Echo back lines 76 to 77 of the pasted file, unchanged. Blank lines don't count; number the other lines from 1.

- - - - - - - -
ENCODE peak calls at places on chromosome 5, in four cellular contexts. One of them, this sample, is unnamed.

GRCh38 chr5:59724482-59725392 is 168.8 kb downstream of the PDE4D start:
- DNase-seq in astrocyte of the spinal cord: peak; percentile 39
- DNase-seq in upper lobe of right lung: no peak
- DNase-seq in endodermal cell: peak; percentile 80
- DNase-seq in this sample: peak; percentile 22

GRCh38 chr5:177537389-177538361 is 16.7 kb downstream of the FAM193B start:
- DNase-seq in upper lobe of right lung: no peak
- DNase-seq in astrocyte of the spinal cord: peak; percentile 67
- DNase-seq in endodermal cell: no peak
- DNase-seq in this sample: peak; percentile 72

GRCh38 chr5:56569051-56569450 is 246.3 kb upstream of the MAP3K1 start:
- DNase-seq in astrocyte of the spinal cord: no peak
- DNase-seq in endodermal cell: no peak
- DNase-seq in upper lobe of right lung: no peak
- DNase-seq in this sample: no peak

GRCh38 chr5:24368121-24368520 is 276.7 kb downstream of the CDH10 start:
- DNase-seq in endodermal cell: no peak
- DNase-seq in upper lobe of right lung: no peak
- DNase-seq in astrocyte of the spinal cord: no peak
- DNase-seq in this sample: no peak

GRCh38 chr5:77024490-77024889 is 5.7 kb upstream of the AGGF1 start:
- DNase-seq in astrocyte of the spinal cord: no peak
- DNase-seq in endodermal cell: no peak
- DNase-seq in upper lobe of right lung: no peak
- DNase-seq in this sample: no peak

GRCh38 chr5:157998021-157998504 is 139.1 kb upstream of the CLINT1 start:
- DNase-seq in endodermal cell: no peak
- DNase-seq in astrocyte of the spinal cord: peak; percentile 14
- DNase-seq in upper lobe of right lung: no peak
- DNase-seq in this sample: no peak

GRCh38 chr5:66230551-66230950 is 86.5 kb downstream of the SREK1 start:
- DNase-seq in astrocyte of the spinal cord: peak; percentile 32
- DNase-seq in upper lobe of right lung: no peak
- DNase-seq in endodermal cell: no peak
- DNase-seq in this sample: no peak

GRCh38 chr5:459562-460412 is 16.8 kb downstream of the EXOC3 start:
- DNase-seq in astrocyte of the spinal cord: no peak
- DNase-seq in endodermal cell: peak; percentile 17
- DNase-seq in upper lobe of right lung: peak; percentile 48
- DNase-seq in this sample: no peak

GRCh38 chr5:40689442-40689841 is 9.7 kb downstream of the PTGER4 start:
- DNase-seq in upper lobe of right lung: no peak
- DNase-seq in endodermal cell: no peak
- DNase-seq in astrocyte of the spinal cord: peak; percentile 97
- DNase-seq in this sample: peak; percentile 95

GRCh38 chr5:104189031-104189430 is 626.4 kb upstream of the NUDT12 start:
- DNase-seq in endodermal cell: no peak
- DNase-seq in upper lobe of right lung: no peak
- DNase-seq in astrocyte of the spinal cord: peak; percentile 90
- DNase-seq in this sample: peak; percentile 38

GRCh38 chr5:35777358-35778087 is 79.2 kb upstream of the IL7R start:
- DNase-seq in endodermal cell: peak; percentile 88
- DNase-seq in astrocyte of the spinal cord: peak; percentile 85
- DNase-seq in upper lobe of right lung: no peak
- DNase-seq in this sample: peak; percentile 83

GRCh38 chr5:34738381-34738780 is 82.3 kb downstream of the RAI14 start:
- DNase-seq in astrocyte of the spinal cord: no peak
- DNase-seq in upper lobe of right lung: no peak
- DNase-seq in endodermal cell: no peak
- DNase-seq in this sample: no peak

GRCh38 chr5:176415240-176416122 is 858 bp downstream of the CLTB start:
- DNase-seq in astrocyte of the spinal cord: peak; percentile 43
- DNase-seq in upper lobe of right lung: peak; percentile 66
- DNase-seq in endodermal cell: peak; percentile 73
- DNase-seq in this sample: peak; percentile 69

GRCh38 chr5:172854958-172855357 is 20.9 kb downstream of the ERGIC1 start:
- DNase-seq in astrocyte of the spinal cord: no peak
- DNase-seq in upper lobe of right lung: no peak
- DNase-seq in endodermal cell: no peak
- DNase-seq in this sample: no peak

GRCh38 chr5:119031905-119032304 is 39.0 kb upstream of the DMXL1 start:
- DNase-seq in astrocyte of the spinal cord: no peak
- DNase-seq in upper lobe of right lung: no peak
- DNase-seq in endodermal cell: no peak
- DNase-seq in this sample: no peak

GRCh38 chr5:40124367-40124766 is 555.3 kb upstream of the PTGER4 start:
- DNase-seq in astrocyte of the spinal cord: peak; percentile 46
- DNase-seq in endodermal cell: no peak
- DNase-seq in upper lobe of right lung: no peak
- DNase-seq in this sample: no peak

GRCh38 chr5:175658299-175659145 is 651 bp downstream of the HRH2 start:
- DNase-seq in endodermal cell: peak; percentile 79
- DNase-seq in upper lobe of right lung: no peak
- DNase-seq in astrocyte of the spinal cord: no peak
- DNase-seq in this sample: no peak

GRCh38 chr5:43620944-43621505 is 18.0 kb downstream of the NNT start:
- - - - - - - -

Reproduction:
- DNase-seq in this sample: no peak

GRCh38 chr5:40124367-40124766 is 555.3 kb upstream of the PTGER4 start: